Log-Rolling and Economic Interests in the Passage of the Smoot-Hawley Tariff
We analyze Senate roll-call votes concerning tariffs on specific goods in order to understand the economic and political factors influencing the passage of the Smoot-Hawley Tariff Act of 1930. Contrary to recent studies emphasizing the partisan nature of the Congressional votes, our reading of the debates in the Congressional Record suggests that the final, party-line voting masks a rich vote- trading dynamic. We estimate a logit model of specific tariff votes that permits us to identify (a) important influences of specific producer beneficiaries in each Senator's constituency and (b) log- rolling coalitions among Senators with otherwise unrelated constituency interests which succeeded in raising tariff rates.
(This abstract was borrowed from another version of this item.)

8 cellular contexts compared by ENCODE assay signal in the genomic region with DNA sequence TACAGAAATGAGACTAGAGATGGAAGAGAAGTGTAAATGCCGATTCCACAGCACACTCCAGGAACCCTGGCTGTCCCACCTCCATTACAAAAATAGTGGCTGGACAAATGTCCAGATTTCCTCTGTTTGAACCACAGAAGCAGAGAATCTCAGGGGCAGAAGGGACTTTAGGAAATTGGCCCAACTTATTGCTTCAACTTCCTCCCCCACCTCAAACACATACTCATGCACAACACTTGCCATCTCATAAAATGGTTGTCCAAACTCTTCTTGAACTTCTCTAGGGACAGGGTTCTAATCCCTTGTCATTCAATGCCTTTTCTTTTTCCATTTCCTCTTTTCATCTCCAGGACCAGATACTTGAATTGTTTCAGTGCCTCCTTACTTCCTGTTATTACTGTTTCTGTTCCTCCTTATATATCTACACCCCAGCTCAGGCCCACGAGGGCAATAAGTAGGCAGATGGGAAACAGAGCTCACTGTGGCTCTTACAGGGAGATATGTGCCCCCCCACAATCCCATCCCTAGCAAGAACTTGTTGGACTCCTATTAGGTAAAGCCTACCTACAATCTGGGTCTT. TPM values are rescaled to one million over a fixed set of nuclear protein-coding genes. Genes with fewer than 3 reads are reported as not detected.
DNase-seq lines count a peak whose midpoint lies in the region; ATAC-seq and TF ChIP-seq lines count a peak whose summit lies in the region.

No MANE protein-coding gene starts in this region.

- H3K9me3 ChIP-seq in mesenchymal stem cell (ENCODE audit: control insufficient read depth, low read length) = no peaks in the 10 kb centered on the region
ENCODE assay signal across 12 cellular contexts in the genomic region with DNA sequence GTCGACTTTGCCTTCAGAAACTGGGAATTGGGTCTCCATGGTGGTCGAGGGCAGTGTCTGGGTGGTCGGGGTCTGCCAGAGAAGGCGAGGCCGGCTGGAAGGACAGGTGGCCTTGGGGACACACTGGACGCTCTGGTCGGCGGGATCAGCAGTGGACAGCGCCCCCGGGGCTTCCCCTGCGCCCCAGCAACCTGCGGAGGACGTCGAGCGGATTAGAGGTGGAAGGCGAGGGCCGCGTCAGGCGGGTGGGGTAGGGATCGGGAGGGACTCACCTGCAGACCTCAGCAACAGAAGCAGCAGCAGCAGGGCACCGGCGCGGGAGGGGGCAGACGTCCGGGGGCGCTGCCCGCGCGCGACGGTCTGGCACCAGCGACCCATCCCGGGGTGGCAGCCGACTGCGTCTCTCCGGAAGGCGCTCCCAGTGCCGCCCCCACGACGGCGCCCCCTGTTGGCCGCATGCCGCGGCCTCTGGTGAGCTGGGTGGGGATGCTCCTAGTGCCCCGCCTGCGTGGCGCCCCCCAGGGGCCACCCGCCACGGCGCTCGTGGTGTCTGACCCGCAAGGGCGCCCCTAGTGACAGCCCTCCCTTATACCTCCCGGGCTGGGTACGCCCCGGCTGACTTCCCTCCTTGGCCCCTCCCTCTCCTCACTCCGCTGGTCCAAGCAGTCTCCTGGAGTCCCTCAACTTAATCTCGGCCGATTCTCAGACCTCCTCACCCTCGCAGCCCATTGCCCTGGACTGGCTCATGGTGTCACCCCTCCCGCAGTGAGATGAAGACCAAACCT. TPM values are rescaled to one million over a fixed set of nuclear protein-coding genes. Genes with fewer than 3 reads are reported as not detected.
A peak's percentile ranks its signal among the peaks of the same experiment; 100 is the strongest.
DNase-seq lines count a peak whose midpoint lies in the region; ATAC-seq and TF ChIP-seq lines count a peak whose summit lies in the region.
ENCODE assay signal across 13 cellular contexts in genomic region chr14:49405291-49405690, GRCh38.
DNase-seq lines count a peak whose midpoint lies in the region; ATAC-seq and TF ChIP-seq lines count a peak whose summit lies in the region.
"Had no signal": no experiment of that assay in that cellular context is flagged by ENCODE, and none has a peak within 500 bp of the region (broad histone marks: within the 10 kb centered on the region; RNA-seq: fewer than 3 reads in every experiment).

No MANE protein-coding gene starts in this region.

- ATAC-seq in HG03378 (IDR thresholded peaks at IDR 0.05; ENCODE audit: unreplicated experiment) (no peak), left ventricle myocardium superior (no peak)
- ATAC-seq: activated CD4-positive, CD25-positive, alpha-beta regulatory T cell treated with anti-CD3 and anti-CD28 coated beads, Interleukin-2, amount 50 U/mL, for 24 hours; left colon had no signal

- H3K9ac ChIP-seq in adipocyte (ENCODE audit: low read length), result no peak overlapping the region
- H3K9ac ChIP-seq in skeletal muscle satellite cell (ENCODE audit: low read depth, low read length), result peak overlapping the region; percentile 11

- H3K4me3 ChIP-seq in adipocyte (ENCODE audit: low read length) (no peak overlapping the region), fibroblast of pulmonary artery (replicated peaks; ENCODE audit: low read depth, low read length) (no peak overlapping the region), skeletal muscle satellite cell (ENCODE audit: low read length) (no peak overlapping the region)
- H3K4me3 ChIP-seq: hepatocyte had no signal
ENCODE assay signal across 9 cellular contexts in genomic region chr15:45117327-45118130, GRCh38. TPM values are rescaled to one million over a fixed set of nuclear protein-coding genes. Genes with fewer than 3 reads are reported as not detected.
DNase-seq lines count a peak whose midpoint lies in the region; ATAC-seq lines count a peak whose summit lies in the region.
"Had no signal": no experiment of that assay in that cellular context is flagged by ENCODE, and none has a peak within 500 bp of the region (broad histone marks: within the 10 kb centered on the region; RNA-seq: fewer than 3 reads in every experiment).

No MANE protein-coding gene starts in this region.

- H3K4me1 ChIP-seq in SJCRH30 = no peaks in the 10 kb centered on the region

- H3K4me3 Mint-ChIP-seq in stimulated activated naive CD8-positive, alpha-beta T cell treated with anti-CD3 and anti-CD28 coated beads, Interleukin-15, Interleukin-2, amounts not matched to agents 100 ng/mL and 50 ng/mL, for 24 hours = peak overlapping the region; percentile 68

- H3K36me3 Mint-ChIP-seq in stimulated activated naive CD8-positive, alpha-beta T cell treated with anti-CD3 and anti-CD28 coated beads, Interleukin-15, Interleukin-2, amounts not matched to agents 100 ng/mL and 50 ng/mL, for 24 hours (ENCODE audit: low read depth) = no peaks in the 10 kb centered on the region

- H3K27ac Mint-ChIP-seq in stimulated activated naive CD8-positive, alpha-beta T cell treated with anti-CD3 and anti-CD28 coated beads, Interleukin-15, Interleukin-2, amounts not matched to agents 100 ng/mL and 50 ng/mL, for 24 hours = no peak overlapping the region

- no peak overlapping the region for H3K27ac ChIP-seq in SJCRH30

|Date of creation:||1996|
|Date of revision:|
|Contact details of provider:|| Postal: UNIVERSITY OF CHICAGO, CENTER FOR STUDY OF THE ECONOMY AND THE STATE, 1101 E. 58TH STREET CHICAGO ILLINOIS 60637.|
Web page: http://research.chicagobooth.edu/economy/
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- Kalt, Joseph P & Zupan, Mark A, 1984. "Capture and Ideology in the Economic Theory of Politics," American Economic Review, American Economic Association, vol. 74(3), pages 279-300, June.
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NBER Working Papers
5509, National Bureau of Economic Research, Inc.
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- Meltzer, Allan H., 1976. "Monetary and other explanations of the start of the great depression," Journal of Monetary Economics, Elsevier, vol. 2(4), pages 455-471, November.
- Barry Eichengreen, 1986. "The Political Economy of the Smoot-Hawley Tariff," NBER Working Papers 2001, National Bureau of Economic Research, Inc.
- Robert Archibald & David Feldman & Marc Hayford & Carl Pasurka, 2000. "Effective rates of protection and the Fordney-McCumber and Smoot-Hawley Tariff Acts: comment and revised estimates," Applied Economics, Taylor & Francis Journals, vol. 32(9), pages 1223-1226.
- Peltzman, Sam, 1985. "An Economic Interpretation of the History of Congressional Voting in the Twentieth Century," American Economic Review, American Economic Association, vol. 75(4), pages 656-75, September.
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